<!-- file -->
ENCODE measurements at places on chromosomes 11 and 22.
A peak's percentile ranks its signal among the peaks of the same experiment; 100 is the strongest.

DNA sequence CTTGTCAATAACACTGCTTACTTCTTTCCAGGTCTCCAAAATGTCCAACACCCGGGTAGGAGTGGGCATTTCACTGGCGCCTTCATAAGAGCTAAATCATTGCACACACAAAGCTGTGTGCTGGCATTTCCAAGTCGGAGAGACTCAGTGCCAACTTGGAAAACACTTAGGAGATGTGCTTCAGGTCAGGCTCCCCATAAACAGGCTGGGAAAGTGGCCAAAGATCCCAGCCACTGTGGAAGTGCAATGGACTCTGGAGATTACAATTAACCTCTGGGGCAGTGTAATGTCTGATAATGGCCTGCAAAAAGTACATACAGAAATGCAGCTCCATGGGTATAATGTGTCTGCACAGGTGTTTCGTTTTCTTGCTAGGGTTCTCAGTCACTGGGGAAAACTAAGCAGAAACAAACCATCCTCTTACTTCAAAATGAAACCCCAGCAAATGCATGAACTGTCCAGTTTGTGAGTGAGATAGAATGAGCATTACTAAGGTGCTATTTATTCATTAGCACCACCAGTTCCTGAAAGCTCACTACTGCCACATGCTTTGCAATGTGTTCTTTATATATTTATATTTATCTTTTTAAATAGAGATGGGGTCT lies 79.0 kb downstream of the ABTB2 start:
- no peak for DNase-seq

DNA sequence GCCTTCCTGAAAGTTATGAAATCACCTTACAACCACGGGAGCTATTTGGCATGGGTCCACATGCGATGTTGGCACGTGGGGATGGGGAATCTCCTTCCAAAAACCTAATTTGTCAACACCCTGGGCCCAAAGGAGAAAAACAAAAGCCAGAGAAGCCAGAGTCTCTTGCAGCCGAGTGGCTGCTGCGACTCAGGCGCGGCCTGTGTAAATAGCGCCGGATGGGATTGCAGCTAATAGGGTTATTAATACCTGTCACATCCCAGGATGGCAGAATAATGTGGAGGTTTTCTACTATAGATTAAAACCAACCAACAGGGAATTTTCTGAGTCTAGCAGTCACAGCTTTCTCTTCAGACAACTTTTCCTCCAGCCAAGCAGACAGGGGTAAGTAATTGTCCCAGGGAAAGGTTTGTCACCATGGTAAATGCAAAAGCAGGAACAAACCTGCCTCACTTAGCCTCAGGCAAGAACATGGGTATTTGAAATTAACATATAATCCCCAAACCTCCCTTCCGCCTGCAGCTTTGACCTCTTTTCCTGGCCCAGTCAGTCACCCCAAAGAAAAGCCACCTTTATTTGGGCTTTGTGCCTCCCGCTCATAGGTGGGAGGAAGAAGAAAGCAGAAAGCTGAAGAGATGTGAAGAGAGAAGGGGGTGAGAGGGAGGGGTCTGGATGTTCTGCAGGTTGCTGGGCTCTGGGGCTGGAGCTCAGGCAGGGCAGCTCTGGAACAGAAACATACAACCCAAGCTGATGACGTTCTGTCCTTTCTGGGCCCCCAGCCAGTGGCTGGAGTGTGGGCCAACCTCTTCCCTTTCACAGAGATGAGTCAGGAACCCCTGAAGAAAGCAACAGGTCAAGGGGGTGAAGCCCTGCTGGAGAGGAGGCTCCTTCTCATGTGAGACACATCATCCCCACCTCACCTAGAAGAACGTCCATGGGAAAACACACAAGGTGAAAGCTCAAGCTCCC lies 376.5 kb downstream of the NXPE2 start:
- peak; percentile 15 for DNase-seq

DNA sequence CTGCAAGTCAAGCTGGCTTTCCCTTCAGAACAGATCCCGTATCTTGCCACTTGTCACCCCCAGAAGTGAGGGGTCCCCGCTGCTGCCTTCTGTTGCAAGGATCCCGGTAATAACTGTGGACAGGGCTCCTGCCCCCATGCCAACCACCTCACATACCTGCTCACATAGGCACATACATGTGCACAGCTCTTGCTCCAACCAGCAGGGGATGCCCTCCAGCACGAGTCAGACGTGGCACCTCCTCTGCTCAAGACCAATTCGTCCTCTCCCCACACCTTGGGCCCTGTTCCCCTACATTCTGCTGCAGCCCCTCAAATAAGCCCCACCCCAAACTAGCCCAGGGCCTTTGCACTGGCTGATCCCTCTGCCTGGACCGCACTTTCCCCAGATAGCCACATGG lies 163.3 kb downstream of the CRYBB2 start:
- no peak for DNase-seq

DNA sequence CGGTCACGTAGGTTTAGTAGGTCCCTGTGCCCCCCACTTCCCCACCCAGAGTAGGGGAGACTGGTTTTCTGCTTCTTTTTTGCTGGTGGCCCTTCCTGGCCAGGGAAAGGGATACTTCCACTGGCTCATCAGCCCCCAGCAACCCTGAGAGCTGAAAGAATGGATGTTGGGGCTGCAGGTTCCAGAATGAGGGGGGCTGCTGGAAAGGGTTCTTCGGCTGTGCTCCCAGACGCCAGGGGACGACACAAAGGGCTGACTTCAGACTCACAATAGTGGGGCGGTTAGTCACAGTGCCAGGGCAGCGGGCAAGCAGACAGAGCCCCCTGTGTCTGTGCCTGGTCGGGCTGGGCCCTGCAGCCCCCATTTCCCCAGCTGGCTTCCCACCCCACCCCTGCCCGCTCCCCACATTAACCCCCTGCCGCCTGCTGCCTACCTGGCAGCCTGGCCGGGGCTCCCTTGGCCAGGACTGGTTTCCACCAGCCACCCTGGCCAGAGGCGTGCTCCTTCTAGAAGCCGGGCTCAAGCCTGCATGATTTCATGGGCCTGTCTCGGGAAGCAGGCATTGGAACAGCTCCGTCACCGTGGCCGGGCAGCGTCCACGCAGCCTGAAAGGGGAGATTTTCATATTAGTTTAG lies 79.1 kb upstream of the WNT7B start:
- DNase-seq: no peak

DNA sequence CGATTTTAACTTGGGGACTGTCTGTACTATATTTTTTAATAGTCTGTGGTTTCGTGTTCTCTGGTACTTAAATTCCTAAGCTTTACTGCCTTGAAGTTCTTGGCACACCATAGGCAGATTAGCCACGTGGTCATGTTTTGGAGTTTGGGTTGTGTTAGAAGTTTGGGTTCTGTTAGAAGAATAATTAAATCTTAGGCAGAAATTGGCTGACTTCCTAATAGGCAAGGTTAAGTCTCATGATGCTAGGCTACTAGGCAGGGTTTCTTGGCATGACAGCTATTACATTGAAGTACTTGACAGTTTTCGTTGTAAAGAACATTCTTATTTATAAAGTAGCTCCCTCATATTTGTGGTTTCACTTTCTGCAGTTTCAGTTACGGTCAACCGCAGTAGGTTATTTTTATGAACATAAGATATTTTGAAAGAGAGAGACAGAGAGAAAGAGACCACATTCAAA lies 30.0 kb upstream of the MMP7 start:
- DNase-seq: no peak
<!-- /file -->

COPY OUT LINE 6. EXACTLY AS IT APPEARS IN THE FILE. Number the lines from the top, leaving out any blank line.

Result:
- peak; percentile 15 for DNase-seq